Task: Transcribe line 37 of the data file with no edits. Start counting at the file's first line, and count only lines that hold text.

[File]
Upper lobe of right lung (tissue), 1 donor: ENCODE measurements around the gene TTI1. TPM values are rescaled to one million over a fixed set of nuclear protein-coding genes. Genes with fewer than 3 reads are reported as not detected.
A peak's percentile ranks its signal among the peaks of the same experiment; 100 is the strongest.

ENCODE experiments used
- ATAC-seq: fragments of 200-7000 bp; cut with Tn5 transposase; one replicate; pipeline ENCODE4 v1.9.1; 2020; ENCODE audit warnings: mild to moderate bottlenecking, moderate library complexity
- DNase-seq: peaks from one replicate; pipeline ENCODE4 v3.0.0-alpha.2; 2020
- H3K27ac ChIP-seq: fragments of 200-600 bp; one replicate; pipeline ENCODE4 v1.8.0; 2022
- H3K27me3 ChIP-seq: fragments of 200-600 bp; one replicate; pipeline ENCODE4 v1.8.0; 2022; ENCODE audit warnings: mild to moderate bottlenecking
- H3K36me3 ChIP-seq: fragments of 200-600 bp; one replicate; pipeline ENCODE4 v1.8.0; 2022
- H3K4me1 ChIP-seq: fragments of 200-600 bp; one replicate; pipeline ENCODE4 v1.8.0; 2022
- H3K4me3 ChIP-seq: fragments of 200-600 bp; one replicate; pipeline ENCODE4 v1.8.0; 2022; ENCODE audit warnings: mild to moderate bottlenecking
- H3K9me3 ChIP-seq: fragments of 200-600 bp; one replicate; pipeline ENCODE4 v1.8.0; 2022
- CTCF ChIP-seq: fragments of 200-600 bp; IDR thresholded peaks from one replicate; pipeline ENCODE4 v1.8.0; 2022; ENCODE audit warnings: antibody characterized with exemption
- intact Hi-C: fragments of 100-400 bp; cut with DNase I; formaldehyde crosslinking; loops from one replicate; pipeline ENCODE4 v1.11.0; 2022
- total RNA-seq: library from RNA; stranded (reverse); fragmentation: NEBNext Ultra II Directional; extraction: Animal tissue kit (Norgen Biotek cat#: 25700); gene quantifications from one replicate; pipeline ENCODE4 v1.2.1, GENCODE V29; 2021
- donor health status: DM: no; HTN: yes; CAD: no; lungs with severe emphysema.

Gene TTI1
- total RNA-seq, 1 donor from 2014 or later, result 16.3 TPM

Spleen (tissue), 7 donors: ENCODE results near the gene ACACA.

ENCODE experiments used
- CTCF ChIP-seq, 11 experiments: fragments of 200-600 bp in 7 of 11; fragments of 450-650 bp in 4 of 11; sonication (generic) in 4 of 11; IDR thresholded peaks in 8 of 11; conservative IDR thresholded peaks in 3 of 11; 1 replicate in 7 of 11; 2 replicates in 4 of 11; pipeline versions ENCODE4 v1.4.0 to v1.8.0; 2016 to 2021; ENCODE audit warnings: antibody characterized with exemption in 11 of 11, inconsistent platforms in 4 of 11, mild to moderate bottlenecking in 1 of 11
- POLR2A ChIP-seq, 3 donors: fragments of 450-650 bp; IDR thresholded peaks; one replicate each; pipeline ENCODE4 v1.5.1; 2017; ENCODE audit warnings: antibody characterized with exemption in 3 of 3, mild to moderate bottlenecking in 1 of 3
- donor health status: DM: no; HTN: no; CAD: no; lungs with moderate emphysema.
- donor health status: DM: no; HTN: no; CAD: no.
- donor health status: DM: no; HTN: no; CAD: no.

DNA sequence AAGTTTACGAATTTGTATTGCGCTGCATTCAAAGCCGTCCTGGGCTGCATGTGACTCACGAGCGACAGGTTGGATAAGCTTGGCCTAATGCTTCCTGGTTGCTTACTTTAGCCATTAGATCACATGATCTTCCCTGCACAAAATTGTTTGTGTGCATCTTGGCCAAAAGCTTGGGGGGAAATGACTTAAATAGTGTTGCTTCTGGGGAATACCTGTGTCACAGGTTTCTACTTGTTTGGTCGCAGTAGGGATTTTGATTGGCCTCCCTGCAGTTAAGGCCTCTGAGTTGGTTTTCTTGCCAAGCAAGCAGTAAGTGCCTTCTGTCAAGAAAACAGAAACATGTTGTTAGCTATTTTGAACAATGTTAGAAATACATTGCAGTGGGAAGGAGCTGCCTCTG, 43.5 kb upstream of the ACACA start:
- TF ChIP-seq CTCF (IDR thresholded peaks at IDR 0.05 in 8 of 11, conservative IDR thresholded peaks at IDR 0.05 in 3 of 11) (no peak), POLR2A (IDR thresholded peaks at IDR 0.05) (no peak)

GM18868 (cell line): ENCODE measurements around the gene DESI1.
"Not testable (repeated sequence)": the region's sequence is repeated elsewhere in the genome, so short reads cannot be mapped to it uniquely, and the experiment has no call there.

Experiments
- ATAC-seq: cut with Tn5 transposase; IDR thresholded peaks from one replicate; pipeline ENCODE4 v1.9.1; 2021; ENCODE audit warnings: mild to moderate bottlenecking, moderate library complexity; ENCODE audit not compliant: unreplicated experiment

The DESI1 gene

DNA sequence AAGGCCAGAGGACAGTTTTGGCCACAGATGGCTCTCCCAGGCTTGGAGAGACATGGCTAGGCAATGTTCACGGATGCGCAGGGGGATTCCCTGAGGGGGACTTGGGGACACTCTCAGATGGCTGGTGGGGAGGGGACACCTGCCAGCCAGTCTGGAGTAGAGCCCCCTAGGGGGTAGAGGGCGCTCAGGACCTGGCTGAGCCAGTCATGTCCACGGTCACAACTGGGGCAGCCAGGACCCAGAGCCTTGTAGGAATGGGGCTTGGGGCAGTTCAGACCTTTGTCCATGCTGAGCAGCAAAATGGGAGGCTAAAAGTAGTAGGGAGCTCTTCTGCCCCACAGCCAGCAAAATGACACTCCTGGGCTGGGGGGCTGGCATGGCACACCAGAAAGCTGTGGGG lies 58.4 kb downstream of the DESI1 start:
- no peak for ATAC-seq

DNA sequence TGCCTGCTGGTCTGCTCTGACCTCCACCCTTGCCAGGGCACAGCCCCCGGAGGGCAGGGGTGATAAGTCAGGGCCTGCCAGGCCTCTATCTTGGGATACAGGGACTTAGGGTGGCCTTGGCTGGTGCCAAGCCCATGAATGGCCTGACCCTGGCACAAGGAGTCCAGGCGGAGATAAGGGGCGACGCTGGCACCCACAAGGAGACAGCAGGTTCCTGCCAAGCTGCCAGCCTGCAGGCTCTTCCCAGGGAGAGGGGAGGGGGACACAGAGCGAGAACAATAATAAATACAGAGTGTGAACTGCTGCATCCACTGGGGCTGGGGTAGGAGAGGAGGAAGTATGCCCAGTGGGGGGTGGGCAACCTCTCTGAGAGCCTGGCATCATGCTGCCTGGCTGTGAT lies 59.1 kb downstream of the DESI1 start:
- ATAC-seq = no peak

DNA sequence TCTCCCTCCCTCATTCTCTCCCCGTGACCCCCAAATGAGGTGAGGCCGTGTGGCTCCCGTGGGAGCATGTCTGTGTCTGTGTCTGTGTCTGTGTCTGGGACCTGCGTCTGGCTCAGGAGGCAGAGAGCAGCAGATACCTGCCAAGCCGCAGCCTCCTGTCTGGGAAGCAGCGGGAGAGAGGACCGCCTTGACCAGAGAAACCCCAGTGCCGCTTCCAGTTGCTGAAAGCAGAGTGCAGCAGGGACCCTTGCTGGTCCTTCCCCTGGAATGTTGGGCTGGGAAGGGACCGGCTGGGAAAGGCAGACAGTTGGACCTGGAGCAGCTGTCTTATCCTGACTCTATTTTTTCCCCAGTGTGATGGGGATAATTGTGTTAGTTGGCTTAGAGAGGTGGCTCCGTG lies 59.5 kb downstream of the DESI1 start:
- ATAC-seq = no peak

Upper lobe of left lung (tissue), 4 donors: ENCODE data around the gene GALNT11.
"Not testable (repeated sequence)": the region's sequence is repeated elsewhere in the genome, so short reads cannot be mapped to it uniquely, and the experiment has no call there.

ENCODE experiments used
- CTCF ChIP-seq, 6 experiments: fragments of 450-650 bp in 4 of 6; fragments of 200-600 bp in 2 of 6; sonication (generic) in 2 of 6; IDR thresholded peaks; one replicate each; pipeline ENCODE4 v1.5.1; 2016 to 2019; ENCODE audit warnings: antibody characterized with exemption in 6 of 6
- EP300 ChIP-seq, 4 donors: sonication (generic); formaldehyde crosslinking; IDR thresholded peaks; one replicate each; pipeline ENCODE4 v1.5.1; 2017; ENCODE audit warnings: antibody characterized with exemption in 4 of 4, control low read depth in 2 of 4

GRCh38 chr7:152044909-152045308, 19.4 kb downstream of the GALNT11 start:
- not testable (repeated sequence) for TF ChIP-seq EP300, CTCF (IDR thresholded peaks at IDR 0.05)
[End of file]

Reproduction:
- ATAC-seq = no peak